[4] Vidales, C. L. and Cates, L. (n.d.). Huldy Phelps, bastardy bond. Randolph County, NC Bastardy Bond Abstracts and Related Records, 1786-1918 (Arranged and Indexed by Pamela Winslow Donahue), p. 20.

[5] 1830 US Federal Census; Regiment 1, Randolph, North Carolina; Smiles [sic] Lassator, head. NARA Roll M19-125; Page: 7; Family History Library Film: 0018091. Retrieved from: https://www.ancestry.com/interactive/8058/4410684_00017/242848?backurl=https://www.ancestry.com/family-tree/person/tree/66453873/person/36156400616/facts/citation/960072978653/edit/record

[6] Estate of Sarah Lassiter and Ezekiel Lassiter, Will Book 7:332. Sale of Miles Lassiter to Healy Phillips. Family History Library Microfilm 0019643.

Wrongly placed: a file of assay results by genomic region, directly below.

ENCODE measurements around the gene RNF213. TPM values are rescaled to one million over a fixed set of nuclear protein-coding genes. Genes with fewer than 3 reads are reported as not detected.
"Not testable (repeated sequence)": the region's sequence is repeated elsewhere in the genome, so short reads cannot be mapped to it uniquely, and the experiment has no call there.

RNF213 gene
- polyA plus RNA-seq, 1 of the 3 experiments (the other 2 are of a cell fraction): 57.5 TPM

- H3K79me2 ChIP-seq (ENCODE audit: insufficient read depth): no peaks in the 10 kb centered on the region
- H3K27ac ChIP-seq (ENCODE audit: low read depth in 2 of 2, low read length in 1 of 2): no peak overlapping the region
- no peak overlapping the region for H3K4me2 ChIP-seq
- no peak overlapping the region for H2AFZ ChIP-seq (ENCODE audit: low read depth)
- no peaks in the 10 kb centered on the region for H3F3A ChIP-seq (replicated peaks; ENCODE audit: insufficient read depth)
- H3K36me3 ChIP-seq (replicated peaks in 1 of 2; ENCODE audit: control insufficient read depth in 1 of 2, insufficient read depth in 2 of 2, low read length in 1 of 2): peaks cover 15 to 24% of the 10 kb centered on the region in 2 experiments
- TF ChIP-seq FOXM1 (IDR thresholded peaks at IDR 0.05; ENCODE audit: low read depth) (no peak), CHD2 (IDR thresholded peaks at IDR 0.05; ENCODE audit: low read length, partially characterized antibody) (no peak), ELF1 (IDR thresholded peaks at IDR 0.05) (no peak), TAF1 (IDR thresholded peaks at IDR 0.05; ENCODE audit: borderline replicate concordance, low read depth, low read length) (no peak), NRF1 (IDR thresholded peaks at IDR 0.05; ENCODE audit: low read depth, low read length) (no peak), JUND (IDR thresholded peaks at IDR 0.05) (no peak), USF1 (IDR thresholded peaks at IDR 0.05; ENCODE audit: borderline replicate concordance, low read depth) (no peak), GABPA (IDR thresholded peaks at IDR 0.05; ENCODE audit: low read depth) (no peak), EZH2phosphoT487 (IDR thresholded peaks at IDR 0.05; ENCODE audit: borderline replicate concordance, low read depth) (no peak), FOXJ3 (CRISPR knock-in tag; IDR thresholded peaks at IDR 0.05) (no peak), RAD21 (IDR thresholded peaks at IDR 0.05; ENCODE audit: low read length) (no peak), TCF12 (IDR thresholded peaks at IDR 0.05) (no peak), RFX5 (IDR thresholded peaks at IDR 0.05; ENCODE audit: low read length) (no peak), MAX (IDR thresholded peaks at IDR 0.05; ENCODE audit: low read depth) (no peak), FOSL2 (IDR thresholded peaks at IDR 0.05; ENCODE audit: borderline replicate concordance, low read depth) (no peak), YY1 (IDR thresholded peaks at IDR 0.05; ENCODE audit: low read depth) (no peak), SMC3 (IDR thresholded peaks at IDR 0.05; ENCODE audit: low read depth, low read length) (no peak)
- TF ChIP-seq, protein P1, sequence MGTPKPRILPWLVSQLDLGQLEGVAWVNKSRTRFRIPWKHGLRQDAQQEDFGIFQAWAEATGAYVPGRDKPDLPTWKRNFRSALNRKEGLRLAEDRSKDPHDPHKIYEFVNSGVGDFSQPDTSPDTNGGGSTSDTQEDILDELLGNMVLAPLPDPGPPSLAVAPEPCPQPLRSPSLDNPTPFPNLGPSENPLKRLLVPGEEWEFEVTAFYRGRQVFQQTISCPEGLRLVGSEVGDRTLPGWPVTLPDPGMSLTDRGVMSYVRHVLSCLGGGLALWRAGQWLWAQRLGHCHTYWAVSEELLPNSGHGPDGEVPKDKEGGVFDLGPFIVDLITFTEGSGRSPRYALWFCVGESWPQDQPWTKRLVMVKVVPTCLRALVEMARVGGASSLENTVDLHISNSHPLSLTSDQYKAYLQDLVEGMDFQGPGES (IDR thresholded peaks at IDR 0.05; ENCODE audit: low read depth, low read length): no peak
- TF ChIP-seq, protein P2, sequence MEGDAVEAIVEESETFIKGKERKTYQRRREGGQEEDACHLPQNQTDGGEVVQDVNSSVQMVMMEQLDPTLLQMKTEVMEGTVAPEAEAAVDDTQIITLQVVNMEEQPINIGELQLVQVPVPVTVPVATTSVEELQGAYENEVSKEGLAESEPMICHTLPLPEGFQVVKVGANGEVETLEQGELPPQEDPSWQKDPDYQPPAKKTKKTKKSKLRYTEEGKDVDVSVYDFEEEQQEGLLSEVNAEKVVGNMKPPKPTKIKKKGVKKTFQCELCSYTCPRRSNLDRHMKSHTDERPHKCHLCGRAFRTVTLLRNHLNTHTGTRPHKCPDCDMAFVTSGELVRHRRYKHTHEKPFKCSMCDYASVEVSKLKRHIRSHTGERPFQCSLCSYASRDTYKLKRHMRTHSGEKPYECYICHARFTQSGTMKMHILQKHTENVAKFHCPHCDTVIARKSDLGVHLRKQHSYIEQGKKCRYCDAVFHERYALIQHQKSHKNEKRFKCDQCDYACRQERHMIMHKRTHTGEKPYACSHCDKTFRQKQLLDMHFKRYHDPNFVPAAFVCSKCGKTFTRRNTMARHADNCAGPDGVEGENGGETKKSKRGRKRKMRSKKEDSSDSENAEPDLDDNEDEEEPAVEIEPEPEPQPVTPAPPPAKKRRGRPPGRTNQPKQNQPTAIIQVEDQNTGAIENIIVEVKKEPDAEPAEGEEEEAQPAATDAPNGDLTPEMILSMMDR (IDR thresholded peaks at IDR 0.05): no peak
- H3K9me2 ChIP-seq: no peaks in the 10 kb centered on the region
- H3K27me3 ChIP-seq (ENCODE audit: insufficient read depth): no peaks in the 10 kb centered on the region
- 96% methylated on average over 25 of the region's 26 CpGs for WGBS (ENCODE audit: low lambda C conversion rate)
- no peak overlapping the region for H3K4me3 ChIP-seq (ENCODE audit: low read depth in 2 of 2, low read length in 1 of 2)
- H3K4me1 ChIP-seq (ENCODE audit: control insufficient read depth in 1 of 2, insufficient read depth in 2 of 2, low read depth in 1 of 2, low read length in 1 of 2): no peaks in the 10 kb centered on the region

[7] John Newsome to Ezekiel Lassiter, Deed Book 22; proved in court, August term 1840, Randolph County Court of Common Pleas and Quarter Sessions.

[8] Edward Hill to Samuel Hill, Ezekiel Lassiter, et al. Deed Book 25:1. Family History Library Microfilm 0019639 or 0470232.

.[9] Miles Lassiter Obituary. (22 June 1850). Friends Review, III,700.

[10] Statement of J. Worth, 22 Jan 1851. Copy in possession of the author. See also: Williams, M. L. (2011). Miles Lassiter (circa 1777-1850) An Early African-American Quaker from Lassiter Mil, Randolph County, North Carolina: My Research Journey to Home (Palm Coast, FL & Crofton, KY: Backintyme Publishing, Inc.), pp. 65-66.

[11] The Willie Lassiter Petition. (Winter 1981). The Genealogical Journal by the Randolph County Genealogical Society, V, 38-42.